NYC is the most diverse city in the country—but when it comes to socioeconomics, there's a lot of work to be done

By Alanna Schubach | May 8, 2017 - 11:59AM 

It should come as no surprise to New Yorkers that a new study measuring the diversity of the country's 500 largest cities found that New York City is at the very top of the list: According to Wallet Hub, we're living in the most diverse metropolis in the United States, ranking particularly high when it comes to racial and ethnic diversity, as well as the range of languages spoken locally. (See how other cities measure up in the interactive graphic below.) 

Source: WalletHub

On that latter point, Queens seems to be the epicenter of linguistic variety: Business Insider recently published a map of the 800-plus languages spoken in the borough, which is more than anywhere else in the world. 

NYC also distinguishes itself in educational attainment diversity, coming in at an above-average 23rd, which means by Wallet Hub's metric, there's a balance of residents who have attended some college, earned a bachelor's or graduate degree—or have a high school diploma or did not complete high school at all.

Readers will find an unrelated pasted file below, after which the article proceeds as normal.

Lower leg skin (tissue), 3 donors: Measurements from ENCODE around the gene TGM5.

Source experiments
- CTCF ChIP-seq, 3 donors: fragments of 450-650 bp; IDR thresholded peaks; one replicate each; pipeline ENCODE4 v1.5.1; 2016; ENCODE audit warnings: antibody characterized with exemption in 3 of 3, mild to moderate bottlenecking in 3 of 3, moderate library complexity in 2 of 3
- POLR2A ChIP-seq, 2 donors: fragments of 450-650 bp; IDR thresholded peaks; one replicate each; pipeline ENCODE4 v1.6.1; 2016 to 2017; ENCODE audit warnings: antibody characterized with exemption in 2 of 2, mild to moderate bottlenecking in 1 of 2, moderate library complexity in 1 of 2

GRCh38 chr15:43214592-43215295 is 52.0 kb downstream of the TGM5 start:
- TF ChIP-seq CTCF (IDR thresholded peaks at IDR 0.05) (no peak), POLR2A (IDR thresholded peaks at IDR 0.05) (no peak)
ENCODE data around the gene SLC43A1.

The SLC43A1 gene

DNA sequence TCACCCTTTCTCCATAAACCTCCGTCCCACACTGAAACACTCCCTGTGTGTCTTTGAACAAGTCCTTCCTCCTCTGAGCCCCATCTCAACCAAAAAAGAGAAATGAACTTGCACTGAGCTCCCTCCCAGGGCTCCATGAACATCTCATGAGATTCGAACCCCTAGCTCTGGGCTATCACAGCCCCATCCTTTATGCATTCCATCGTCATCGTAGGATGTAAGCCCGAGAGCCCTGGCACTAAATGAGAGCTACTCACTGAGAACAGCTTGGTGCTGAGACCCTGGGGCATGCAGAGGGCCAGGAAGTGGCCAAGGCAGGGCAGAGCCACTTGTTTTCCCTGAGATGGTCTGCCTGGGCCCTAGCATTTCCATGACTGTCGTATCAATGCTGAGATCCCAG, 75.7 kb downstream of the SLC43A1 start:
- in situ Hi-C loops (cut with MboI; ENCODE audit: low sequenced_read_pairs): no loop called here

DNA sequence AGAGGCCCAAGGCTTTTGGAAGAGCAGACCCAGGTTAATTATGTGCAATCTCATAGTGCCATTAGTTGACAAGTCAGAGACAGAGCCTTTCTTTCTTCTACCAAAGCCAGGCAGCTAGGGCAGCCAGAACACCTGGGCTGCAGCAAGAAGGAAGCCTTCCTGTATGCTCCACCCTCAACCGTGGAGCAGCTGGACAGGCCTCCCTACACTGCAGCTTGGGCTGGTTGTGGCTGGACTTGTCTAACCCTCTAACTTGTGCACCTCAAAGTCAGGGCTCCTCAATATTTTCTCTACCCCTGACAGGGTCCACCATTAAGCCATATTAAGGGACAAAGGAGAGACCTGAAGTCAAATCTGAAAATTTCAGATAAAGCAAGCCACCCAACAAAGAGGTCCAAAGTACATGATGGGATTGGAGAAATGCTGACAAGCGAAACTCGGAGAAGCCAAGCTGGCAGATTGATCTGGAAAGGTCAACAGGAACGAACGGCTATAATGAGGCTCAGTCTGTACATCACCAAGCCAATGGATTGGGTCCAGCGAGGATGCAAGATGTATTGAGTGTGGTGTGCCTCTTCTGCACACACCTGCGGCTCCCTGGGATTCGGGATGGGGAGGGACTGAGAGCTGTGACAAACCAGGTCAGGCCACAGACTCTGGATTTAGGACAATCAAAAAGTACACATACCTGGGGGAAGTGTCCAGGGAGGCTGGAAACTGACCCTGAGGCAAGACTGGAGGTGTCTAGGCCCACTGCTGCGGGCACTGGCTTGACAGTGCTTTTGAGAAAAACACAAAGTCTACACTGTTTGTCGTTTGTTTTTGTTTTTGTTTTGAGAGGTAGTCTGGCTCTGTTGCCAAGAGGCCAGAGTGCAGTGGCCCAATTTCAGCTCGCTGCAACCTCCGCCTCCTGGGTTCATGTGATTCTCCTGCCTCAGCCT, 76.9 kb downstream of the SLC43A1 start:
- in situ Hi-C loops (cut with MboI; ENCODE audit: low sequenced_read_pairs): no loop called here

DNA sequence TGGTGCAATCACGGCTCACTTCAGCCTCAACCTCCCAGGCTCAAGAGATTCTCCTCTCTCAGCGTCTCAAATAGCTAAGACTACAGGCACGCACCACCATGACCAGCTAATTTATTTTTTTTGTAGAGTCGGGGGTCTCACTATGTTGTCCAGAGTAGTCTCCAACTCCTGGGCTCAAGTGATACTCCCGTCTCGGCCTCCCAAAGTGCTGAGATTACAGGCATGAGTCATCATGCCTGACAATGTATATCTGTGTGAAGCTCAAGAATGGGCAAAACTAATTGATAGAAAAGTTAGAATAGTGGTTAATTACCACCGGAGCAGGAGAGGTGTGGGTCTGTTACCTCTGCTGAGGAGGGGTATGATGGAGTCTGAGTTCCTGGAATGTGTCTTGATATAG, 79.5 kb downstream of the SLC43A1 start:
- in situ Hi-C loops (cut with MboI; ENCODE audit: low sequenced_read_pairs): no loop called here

This may be one of the factors behind a category where NYC seems to fail: income diversity. The city's ranking of 190 means that its level of socioeconomic diversity is "unhealthy," which Wallet Hub defines as a disparity in incomes—from $34,999 and under to $150,000 or more—that reflective of a significant wealth gap. 

The gulf between rich and poor in New York is alarming. According to Forbes, more billionaires live here than any other city, yet at the same time, a study found that almost 60 percent of New Yorkers are one missed paycheck away from homelessness. 

Raymond G. Batina, a professor of economics at Washington State University, told Wallet Hub that wages for the wealthiest Americans have skyrocketed over the past decade while stagnating at the bottom, enabling top earners to drive up the price of housing in cities. 

He cites, as possible remedies, subsidies for transportation and daycare to help low-wage earners stay in the city and closer to their jobs. Beyond that, tenant advocates continue to push for more affordable housing, and the need seems dire: The Wall Street Journal reported that thousands of employed New Yorkers are living in homeless shelters because they can't afford to pay rent. 

One reason to hope that better news is on the way? Per Time Out New York, Mayor Bill De Blasio's proposed budget for 2018 includes funding to create or preserve 10,000 apartments for households earning $40,000 or less. While it won't close the widening income gap, the Wallet Hub study points out, such a move could make it possible for many struggling New Yorkers to remain in the city. 


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